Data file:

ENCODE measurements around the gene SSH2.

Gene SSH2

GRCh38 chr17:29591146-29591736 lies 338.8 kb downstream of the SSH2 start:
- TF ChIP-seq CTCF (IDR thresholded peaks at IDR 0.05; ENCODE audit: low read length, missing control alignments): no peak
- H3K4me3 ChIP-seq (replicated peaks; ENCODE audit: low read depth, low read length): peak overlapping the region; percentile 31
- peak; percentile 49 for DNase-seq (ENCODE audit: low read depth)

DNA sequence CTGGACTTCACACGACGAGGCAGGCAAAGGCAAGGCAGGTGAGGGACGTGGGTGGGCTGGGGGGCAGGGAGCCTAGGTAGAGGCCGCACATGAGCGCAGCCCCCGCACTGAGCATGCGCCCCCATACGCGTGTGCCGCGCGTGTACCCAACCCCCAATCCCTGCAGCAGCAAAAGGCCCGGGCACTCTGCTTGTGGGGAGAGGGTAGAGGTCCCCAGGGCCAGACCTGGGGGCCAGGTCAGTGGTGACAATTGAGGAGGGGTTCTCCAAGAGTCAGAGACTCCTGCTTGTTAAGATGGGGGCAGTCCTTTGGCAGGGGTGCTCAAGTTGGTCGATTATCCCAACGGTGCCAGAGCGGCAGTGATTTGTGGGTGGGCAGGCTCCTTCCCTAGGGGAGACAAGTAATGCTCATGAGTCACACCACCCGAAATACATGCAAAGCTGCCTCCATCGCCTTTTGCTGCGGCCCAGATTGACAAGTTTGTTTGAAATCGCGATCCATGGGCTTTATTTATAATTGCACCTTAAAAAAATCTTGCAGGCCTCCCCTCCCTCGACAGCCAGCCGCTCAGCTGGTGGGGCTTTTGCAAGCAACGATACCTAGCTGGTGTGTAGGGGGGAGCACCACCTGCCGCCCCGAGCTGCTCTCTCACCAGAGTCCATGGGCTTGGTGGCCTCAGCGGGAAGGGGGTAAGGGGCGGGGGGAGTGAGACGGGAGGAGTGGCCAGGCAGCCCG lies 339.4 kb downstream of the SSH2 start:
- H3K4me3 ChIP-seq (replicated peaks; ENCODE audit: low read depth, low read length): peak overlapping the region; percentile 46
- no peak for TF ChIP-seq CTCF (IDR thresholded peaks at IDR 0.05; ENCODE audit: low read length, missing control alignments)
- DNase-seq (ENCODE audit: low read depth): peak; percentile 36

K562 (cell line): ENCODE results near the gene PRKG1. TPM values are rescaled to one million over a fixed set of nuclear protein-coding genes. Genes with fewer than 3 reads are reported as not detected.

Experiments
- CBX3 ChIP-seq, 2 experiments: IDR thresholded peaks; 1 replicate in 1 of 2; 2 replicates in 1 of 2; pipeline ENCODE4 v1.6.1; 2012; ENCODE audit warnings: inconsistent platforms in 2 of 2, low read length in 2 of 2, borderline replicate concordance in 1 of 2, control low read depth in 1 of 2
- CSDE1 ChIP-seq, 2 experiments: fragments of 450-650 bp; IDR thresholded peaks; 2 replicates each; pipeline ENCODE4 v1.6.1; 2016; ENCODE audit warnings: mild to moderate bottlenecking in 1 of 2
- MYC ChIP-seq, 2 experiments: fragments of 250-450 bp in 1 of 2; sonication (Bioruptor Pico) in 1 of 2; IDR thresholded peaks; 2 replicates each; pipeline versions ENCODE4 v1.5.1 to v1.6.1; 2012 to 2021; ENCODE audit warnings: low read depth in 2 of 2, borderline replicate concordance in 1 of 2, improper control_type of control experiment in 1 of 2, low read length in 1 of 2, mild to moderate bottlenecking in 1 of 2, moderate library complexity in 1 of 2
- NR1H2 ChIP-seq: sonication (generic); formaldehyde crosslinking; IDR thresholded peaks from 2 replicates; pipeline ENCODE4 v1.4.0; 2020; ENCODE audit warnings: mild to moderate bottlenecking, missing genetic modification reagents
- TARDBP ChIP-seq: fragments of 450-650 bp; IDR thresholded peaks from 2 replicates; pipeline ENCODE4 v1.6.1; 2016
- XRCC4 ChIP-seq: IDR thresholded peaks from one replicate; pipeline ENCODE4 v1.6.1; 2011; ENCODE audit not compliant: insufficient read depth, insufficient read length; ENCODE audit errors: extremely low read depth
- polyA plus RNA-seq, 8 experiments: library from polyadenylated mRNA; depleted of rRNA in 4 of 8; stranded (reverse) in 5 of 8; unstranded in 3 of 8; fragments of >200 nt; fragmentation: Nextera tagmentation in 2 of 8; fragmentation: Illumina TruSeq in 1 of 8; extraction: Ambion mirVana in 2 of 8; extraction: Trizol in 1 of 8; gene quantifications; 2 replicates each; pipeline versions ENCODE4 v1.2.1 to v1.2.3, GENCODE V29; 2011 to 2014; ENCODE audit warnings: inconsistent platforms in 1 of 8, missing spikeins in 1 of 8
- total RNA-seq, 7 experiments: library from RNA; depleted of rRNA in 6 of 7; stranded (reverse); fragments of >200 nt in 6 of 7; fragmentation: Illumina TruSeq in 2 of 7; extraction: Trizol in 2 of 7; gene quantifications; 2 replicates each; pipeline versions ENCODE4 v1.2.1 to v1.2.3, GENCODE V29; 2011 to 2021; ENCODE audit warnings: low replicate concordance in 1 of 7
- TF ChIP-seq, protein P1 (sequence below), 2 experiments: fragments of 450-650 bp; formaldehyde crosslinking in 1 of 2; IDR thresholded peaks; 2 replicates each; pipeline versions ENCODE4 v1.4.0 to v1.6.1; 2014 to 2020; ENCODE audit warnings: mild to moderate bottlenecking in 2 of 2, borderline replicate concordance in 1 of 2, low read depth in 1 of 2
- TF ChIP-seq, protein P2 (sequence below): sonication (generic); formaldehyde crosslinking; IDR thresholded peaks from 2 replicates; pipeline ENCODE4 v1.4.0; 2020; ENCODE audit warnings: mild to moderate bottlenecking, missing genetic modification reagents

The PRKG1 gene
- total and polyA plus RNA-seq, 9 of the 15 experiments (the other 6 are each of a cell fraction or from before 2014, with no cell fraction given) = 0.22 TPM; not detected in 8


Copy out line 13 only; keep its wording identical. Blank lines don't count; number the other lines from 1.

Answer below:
- CBX3 ChIP-seq, 2 experiments: IDR thresholded peaks; 1 replicate in 1 of 2; 2 replicates in 1 of 2; pipeline ENCODE4 v1.6.1; 2012; ENCODE audit warnings: inconsistent platforms in 2 of 2, low read length in 2 of 2, borderline replicate concordance in 1 of 2, control low read depth in 1 of 2